I’m examining the concept of Nudge theory as it is implemented in user experience design. This exercise leads us to a fundamental question about ourselves as UX designers:
Am I a Good Witch? or a Bad Witch? Which?
By the end of this post, you will have to decide.
The Nudge theory was codified by Richard Thaler, a behavioral economist from the University of Chicago, and Cass Sunstein, a legal scholar, in their book, Nudge, published in 2009. In the book they describe a concept in behavioral science which argues that positive reinforcement can improve good decision-making. In any given scenario, one offers all choices, good and bad, simply prioritizing the good decision options for the user without removing the options that one feels are bad choices. It’s a rather altruistic and seemingly fair approach.
Okay, UX designers, here’s a quiz question for you: who has a similar theory of human behavior? Why, Don Norman, of course! This two-paned approach is directly reminiscent of Mr. Norman’s three levels of human brain processing: Reflective (conscious cognition), Behavioral (learned skills), and Visceral (immediate perception, or as Norman puts it, “the lizard brain”). In a simplistic way, Norman’s behavioral and reflective processing link to Nudge’s reflective and logical thinking, and his visceral processing relates to Nudge’s intuitive and affective thinking.
The best example of Nudge theory in action is as follows: designers painted a small fly in a strategic spot in the urinals at the Schiphol Airport in Amsterdam, and thereby reduced spillage by 80%. As Thaler and Sunstein say, “It turns out that, if you give men a target, they can’t help but aim at it.”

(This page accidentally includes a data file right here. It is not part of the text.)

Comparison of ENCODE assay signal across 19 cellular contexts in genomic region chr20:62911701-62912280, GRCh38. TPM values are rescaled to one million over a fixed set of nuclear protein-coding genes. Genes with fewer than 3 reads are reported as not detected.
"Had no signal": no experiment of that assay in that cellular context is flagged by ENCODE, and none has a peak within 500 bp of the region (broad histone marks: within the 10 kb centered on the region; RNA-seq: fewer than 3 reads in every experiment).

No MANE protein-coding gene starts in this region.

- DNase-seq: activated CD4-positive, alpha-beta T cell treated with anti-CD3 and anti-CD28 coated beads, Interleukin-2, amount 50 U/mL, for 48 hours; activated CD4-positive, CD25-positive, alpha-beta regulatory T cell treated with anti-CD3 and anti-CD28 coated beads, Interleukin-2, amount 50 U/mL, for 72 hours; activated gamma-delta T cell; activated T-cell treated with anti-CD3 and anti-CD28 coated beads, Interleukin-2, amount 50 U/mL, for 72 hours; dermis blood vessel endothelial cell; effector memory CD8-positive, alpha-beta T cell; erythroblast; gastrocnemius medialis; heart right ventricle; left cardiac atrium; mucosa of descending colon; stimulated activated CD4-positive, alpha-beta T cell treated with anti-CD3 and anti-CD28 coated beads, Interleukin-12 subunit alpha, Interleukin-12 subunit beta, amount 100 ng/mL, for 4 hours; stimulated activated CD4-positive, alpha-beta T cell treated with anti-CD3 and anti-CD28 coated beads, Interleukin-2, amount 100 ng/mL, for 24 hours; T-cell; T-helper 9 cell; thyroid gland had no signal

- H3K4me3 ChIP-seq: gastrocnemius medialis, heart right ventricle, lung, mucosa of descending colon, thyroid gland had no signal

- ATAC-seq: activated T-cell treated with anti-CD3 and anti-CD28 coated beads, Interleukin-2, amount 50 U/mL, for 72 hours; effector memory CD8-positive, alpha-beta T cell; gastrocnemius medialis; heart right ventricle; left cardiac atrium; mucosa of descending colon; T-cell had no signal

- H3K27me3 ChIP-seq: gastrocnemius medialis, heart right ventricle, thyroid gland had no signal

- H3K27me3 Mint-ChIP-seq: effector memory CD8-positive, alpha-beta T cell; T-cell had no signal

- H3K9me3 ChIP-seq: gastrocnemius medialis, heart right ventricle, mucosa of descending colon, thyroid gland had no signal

Other examples of good nudges include the little signs you often find in your hotel room that encourage you to save the environment by hanging up your towels so they don’t go into the laundry. If you want to have laundered towels, you leave them on the floor. Not only does this nudge you to be virtuous, cleaning up after yourself in order to reduce water and energy consumption, but it also may make you feel a little guilty about throwing something on the floor, thus making more work for someone AND ruining the environment at the same time!
The Good Nudge in Mobile Design
There are many ways to apply the good nudge in mobile design. There are apps which encourage good sleeping habits of eight hours per night, by sounding one small alarm sending you to bed at 11:00 and another waking you up at 7:00 AM.
The iOS Health app tracks your movement (in steps and flights and distance) and politely tells you to “Sit less. Move more. Get some exercise.” (Okay, maybe it only says that to me. Maybe you are out running five miles a day.)
The British bank HSBC created an app that helps users track how they spend their money, quantifying purchase types and reminding them that “small purchases [like coffee] can add up.”
Hello Wallet performs the same type of good nudge, but someone there apparently is more favorable to caffeine consumption.
The debate over the beauty of the Nudge is whether it actually supports the intended libertarian ideal of freedom of choice, or is just a euphemism for psychological manipulation. In UX design, is this the gateway drug to . . . DARK PATTERNS? In Wizard-of-Oz terms, I believe that the good-nudge Witch helps the user get home to Kansas. The bad-nudge Witch just wants to sell more of those shiny ruby slippers.
But each of us gets to decide. Just as Dorothy always had the power to get back to Kansas all by herself, UX designers, you have the power in you.
Nudge for the good!